Unfortunately, precious little is known about John Hebden’s life. He was baptised on 21st July 1712 at Spofforth, near Harrogate in Yorkshire, the son of ‘John Hebdin’ of Plompton. He was orphaned when young but was fortunate enough to receive an excellent education, including musical tuition.
He lived most of his life in York and it was there on 17th June 1732 that he married Mary Priestland. They had a child, John, but unfortunately Mary died while John was still young. Years later Hebden bequeathed money to be held in trust for his “ne’er do well” son.
Hebden was a professional bassoonist, gamba player and ‘cellist and in the 1730s composed music for a small local professional orchestra containing “all the best Hands in Town”. They gave many concerts at the York Assembly Rooms which were designed by Richard Boyle, 3rd Earl of Burlington who was a patron to Handel.
At some stage he must have moved to London – the musical historian Charles Burney noted him playing music there in 1744. This was presumably when he was principal ‘cellist and bassoonist with the orchestra at Vauxhall Gardens. He is also mentioned in Pohl’s list of virtuoso musicians as a ‘cellist and bassoonist in 1750.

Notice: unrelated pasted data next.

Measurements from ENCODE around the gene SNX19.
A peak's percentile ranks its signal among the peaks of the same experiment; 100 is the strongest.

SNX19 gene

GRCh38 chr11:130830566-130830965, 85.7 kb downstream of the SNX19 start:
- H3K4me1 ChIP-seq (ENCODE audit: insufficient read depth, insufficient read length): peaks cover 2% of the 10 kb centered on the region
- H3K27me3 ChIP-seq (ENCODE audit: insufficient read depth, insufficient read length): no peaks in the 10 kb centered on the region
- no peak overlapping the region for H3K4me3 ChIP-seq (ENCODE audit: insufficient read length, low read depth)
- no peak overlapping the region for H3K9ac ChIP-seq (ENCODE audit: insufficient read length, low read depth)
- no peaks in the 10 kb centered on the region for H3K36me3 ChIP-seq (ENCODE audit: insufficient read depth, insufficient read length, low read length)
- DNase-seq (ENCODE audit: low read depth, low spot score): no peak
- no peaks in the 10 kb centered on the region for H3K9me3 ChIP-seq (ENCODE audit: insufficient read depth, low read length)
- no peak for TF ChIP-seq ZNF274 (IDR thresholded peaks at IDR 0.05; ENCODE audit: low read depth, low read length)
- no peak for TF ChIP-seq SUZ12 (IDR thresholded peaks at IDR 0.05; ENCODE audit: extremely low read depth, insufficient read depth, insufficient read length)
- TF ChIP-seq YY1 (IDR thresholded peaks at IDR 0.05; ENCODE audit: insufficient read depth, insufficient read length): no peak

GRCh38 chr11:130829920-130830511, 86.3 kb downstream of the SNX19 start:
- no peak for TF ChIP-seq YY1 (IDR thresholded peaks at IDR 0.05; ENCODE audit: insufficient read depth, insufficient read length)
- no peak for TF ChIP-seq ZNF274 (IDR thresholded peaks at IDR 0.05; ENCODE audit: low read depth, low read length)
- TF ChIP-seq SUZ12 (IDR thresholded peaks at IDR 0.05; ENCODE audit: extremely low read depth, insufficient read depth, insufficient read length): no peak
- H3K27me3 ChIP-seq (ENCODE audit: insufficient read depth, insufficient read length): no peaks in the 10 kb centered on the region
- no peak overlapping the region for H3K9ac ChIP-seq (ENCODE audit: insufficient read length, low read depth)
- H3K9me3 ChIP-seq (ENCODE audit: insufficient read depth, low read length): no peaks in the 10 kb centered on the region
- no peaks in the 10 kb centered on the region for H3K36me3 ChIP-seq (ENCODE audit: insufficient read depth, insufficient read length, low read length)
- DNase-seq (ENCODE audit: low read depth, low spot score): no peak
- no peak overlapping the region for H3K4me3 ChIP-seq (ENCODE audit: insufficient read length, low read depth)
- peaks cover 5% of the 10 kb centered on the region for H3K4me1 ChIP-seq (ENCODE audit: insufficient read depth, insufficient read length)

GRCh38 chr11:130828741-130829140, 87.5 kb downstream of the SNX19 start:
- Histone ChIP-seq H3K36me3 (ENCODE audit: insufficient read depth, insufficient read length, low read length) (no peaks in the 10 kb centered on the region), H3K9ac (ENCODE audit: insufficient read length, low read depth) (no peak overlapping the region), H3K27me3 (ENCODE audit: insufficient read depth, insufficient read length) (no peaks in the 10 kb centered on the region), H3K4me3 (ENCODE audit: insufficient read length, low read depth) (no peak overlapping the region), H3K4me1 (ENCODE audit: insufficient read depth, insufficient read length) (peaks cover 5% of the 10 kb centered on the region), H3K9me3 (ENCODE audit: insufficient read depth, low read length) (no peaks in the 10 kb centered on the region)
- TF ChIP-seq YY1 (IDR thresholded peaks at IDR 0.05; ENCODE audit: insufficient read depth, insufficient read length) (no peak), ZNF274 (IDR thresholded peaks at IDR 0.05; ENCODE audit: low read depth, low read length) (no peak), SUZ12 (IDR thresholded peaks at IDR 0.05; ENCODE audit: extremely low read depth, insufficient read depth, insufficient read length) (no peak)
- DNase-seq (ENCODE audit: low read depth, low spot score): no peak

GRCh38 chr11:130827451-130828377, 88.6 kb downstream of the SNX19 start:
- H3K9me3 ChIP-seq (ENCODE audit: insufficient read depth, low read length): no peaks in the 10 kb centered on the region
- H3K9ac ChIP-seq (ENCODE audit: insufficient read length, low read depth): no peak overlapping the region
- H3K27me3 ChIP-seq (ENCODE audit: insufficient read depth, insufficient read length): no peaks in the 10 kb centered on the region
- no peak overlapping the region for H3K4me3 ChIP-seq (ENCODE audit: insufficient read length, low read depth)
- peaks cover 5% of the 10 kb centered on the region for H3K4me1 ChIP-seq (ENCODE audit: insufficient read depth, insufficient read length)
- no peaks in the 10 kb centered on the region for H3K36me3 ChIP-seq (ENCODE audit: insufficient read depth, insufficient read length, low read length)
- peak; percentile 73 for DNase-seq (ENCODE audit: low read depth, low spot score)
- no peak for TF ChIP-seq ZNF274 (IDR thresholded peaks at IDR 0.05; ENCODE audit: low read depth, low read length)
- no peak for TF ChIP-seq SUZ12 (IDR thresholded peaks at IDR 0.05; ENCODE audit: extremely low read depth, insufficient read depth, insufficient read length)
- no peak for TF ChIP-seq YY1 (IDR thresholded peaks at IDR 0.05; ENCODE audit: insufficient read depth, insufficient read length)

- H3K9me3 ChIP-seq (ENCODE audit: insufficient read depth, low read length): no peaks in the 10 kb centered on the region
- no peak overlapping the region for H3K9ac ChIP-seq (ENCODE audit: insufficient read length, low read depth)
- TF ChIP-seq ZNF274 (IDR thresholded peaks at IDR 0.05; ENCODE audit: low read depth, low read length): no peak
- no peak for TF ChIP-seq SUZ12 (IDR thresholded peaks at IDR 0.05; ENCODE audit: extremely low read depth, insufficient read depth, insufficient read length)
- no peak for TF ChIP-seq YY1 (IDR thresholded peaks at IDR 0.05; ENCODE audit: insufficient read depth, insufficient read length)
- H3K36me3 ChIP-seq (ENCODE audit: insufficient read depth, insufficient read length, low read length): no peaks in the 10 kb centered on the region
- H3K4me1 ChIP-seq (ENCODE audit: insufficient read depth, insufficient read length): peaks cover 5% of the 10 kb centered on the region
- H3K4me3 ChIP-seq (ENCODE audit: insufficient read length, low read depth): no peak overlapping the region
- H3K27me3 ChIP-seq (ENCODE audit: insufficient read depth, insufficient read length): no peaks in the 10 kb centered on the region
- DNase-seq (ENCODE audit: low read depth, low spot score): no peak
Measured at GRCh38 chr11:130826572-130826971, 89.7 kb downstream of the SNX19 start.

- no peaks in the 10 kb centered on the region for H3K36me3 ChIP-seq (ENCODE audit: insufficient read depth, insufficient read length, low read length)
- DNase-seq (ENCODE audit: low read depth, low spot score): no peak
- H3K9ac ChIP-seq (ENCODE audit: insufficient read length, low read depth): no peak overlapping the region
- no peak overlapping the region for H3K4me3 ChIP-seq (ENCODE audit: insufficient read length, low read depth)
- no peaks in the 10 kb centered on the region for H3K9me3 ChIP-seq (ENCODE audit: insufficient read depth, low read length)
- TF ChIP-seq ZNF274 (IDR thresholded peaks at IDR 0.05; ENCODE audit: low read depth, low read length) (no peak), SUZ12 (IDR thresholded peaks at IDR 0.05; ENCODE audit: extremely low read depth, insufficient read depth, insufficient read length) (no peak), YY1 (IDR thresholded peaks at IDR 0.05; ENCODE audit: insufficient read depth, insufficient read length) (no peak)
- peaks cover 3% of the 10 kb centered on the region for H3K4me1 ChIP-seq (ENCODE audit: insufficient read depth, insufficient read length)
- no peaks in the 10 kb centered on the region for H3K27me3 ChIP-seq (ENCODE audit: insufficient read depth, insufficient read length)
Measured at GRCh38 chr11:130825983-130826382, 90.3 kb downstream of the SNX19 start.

His ‘six concertos for strings’ were undoubtedly highly thought of as their fame spread to Germany. The impressive list of subscribers to these works shows the high esteem in which Hebden was held by his musical contemporaries. The list includes fellow composers Arne, Boyce, Sammartini and Geminiani as well as the Earl and Countess of Burlington, the Devil and the Globe music club taverns in London, plus numerous organists and amateur and professional musicians.
His only surviving works are the 6 concertos for strings, op. 2 mentioned above and his 6 solos for Flute and Harpsichord.
John Hebden – Six Concertos for Strings (Cantilena conducted by Adrian Shepherd)
(Unfortunately Hebden’s excellent Solos for Flute and Harpsichord have never been recorded).